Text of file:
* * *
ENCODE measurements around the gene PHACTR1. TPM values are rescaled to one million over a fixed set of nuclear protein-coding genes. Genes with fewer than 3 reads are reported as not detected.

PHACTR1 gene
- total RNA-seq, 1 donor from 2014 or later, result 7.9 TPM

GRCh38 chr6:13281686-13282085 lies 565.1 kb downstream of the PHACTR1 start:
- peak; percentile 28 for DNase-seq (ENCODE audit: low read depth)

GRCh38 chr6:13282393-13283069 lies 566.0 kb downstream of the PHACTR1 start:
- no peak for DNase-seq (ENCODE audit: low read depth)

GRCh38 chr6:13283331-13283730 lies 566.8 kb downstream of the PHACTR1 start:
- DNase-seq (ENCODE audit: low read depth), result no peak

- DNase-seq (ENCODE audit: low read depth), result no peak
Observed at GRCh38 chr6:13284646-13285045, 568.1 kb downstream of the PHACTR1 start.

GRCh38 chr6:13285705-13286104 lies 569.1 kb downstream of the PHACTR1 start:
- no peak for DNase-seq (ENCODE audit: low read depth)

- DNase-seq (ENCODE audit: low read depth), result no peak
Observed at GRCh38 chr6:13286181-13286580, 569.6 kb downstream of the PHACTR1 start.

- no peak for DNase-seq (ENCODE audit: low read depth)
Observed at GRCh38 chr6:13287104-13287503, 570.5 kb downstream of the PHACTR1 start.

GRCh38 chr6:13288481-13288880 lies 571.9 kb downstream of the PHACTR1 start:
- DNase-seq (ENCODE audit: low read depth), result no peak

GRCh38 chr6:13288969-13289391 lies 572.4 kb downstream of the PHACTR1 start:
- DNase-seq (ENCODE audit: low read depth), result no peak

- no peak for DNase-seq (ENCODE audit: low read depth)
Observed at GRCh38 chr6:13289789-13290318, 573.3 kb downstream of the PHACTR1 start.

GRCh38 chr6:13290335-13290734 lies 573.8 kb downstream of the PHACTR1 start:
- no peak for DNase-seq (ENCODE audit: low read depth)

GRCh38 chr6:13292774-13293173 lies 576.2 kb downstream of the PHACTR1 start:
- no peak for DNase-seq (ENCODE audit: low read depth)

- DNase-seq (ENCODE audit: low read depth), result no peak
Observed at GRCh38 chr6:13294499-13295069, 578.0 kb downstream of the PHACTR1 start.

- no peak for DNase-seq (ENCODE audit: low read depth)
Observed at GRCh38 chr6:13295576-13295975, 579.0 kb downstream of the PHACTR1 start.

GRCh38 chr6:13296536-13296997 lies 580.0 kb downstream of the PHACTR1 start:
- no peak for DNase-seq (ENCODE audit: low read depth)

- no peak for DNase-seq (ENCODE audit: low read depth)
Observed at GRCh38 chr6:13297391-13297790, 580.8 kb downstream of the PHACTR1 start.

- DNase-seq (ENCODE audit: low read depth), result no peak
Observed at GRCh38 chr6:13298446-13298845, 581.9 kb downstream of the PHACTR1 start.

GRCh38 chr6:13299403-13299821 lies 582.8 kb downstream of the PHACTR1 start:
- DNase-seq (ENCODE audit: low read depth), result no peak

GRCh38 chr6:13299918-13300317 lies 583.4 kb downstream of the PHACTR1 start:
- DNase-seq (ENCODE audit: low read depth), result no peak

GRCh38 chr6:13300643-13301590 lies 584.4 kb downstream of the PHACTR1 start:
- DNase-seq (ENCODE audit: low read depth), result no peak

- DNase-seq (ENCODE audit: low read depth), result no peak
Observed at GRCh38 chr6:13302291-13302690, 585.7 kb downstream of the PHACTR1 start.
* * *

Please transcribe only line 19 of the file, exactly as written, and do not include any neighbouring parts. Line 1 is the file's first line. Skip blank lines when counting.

- DNase-seq (ENCODE audit: low read depth), result no peak